Requirement for the murine zinc finger protein ZFR in perigastrulation growth and survival.

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Base-Sequence, Cell-Death, Culture-Techniques, DNA-Primers, Embryonic-and-Fetal-Development, Female, Fetal-Death, Gastrula, Gene-Expression-Regulation-Developmental, Genes-p53, Male, Mice-Inbred-C57BL, Mice-Inbred-DBA, Mice-Knockout, Phenotype, Pregnancy, RNA-Binding-Proteins, Zinc-Fingers

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Mol Cell Biol 2001 Apr; 21(8):2880-90.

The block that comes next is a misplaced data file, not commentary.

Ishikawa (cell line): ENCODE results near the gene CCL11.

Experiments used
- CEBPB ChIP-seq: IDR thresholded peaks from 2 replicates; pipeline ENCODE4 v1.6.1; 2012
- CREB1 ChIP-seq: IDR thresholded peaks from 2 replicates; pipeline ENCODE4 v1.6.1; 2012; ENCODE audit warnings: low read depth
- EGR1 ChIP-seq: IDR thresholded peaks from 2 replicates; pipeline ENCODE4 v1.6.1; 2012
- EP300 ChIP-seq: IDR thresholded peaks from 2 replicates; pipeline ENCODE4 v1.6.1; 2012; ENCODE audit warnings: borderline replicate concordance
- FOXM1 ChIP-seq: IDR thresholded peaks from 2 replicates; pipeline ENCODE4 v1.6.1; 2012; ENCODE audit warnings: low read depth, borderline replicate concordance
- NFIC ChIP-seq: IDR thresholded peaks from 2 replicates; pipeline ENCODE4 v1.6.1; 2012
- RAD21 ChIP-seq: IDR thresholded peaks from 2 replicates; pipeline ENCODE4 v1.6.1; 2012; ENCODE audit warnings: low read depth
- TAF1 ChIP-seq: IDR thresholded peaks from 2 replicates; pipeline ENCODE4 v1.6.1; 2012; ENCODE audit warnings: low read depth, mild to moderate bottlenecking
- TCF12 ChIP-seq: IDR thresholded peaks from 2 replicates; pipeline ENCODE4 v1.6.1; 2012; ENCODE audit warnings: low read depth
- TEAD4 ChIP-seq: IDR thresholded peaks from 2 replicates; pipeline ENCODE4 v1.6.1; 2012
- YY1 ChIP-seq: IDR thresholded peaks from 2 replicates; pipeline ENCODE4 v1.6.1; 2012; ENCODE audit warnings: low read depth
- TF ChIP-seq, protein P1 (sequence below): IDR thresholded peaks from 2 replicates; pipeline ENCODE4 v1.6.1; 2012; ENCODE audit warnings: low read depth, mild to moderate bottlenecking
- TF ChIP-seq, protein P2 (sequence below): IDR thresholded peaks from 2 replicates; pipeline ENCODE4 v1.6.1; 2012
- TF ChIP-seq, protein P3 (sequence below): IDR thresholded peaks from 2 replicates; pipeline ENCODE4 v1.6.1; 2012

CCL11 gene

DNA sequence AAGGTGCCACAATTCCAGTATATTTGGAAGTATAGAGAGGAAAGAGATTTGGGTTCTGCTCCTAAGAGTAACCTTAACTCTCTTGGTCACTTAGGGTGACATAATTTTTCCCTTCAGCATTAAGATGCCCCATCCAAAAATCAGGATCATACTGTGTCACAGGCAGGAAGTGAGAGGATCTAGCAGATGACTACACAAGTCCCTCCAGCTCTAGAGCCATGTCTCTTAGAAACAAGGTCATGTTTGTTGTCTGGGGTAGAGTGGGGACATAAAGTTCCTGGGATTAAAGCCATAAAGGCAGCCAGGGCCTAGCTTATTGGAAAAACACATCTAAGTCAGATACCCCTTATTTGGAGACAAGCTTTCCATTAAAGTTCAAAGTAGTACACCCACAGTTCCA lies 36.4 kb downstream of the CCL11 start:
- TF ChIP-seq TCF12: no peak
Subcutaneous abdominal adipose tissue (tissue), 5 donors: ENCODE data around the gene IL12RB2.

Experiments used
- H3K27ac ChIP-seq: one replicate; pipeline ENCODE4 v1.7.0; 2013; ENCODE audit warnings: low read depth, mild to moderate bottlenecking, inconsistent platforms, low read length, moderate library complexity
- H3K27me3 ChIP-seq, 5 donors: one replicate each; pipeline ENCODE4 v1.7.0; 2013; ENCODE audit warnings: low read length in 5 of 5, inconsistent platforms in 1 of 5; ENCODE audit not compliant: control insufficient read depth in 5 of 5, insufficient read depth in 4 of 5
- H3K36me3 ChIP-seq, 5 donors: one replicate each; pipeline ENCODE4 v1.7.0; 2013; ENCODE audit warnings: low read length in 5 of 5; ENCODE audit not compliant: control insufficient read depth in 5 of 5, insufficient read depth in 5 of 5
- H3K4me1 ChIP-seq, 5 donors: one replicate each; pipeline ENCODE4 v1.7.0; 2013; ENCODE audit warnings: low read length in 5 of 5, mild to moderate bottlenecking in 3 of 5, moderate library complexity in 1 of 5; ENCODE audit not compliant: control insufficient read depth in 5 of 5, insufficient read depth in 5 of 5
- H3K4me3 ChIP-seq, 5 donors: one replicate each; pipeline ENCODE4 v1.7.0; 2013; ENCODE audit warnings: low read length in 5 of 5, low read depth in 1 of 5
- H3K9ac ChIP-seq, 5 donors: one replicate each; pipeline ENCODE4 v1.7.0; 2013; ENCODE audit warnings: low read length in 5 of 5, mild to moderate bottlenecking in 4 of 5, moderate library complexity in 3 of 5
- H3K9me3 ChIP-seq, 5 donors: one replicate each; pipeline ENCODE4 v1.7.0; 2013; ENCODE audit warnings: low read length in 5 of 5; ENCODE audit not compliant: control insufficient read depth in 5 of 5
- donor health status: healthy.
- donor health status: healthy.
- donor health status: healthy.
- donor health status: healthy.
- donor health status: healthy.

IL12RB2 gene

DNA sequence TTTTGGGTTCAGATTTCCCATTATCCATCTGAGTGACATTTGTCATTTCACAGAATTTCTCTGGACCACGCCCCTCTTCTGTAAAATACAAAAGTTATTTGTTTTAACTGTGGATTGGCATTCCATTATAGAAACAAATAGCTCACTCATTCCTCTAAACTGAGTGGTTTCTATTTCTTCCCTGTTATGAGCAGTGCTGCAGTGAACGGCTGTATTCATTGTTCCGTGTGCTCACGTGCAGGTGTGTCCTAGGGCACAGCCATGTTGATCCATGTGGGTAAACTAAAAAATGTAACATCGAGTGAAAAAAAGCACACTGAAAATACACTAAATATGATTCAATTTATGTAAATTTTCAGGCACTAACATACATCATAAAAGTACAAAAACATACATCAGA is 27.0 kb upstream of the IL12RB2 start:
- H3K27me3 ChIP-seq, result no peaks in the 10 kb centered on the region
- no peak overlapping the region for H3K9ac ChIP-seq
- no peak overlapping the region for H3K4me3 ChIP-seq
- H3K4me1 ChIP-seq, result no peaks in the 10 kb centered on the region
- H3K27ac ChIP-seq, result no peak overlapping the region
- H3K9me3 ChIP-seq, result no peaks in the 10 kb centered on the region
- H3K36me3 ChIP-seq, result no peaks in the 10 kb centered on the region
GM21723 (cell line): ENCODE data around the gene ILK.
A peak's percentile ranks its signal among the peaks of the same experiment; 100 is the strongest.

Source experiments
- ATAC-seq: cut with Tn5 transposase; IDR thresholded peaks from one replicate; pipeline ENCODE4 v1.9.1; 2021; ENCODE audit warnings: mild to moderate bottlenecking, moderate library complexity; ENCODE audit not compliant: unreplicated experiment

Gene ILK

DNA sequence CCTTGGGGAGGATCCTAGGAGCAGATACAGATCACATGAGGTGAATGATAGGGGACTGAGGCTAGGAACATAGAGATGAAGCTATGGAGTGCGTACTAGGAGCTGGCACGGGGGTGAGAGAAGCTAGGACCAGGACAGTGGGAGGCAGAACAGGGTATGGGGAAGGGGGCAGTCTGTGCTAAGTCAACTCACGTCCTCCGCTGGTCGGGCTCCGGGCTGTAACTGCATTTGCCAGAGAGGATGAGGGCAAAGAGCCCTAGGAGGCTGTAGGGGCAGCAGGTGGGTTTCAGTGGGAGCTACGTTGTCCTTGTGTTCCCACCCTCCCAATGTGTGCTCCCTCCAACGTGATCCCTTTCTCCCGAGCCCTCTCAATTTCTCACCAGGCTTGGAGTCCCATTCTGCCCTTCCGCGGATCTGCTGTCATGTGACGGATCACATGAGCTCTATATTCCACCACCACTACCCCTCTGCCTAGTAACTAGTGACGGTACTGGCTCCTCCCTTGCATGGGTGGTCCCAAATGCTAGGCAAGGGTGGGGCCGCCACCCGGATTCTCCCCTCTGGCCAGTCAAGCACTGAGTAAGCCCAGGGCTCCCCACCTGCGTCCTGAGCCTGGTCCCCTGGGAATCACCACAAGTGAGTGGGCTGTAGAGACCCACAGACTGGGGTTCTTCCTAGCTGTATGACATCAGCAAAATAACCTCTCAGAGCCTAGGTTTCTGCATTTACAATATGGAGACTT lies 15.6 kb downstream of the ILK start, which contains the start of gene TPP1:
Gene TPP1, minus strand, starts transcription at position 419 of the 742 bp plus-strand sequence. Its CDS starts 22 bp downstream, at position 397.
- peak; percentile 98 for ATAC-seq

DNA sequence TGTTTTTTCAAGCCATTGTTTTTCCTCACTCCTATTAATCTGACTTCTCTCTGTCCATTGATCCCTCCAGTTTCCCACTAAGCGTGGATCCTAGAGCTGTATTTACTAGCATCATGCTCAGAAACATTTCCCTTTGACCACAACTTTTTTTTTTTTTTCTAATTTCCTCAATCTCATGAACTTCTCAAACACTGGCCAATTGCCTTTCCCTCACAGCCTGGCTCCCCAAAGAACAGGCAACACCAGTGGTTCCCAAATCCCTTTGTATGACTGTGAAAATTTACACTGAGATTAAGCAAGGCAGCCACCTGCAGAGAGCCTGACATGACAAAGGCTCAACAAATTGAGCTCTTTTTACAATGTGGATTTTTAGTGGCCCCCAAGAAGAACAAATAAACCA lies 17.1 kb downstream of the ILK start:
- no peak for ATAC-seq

The transition from preimplantation to postimplantation development leads to the initiation of complex cellular differentiation and morphogenetic movements, a dramatic decrease in cell cycle length, and a commensurate increase in the size of the embryo. Accompanying these changes is the need for the transfer of nutrients from the mother to the embryo and the elaboration of sophisticated genetic networks that monitor genomic integrity and the homeostatic control of cellular growth, differentiation, and programmed cell death. To determine the function of the murine zinc finger protein ZFR in these events, we generated mice carrying a null mutation in the gene encoding it. Homozygous mutant embryos form normal-appearing blastocysts that implant and initiate the process of gastrulation. Mutant embryos form mesoderm but they are delayed in their development and fail to form normal anterior embryonic structures. Loss of ZFR function leads to both an increase in programmed cell death and a decrease in mitotic index, especially in the region of the distal tip of the embryonic ectoderm. Mutant embryos also have an apparent reduction in apical vacuoles in the columnar visceral endoderm cells in the extraembryonic region. Together, these cellular phenotypes lead to a dramatic development delay and embryonic death by 8 to 9 days of gestation, which are independent of p53 function.